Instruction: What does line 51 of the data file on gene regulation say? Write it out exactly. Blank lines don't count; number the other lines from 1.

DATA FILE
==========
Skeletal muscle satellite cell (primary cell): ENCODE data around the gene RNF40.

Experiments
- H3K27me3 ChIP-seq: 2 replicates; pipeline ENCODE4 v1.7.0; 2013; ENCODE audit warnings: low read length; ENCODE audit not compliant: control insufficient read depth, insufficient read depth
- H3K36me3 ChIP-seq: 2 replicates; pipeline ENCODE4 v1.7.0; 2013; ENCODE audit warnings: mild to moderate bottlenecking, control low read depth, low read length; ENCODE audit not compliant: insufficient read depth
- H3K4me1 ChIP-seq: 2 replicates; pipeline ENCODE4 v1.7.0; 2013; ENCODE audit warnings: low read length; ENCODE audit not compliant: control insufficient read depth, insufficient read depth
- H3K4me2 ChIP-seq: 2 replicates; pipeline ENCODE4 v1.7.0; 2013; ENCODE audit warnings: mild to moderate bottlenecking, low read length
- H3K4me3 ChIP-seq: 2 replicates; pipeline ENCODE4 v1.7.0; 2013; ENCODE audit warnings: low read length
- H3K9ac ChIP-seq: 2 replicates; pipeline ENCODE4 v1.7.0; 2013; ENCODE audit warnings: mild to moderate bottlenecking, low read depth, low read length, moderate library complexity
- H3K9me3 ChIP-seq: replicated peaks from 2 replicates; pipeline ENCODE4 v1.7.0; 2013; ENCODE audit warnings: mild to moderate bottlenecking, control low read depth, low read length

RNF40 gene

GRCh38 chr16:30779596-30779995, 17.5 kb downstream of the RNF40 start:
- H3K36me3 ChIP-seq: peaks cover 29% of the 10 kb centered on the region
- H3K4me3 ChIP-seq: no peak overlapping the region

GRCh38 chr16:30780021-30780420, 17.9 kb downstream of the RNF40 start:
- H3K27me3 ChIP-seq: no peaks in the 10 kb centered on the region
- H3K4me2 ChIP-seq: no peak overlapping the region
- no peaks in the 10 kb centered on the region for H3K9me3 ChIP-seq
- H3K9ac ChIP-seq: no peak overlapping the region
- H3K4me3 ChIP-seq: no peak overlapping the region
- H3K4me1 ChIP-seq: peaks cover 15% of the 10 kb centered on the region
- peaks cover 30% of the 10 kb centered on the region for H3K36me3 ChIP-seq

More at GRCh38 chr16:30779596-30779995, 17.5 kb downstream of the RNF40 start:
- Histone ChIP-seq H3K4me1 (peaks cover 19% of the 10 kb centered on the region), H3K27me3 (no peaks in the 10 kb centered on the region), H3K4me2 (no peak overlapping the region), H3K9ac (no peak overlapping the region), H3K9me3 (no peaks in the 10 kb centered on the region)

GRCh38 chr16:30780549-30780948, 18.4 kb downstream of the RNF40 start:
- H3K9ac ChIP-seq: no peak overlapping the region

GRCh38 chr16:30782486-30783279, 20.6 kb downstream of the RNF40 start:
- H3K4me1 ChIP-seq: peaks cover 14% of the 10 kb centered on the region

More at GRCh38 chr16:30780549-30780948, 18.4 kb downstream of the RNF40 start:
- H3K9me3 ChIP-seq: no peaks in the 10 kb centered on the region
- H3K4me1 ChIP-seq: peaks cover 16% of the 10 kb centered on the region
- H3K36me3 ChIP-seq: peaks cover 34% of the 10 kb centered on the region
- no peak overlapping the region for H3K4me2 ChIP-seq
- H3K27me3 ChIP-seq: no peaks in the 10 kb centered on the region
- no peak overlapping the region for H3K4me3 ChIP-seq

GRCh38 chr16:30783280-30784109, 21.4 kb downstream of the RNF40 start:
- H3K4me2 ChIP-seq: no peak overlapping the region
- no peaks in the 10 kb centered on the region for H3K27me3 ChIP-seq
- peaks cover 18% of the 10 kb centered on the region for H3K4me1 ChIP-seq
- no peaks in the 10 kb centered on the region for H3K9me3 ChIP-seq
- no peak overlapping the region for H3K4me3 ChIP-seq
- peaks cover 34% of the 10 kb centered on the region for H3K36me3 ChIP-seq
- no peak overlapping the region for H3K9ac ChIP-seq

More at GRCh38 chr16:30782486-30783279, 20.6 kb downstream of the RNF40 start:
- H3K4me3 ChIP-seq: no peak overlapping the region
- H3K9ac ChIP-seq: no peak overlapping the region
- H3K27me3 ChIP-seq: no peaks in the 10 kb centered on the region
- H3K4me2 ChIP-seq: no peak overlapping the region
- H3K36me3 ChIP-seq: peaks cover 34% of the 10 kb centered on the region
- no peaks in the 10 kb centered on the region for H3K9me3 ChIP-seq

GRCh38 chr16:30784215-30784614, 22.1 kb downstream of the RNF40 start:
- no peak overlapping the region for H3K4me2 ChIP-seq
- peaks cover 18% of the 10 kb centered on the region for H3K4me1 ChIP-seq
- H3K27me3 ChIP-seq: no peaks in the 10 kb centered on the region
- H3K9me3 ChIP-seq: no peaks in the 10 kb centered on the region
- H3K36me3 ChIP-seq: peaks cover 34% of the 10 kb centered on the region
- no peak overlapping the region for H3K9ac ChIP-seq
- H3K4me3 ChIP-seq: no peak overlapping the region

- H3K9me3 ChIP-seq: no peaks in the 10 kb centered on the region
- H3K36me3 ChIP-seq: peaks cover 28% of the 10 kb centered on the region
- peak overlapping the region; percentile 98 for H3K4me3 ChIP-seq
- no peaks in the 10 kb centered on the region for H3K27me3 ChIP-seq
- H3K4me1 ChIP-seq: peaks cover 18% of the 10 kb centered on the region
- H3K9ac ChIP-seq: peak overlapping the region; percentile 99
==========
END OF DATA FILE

- no peak overlapping the region for H3K4me2 ChIP-seq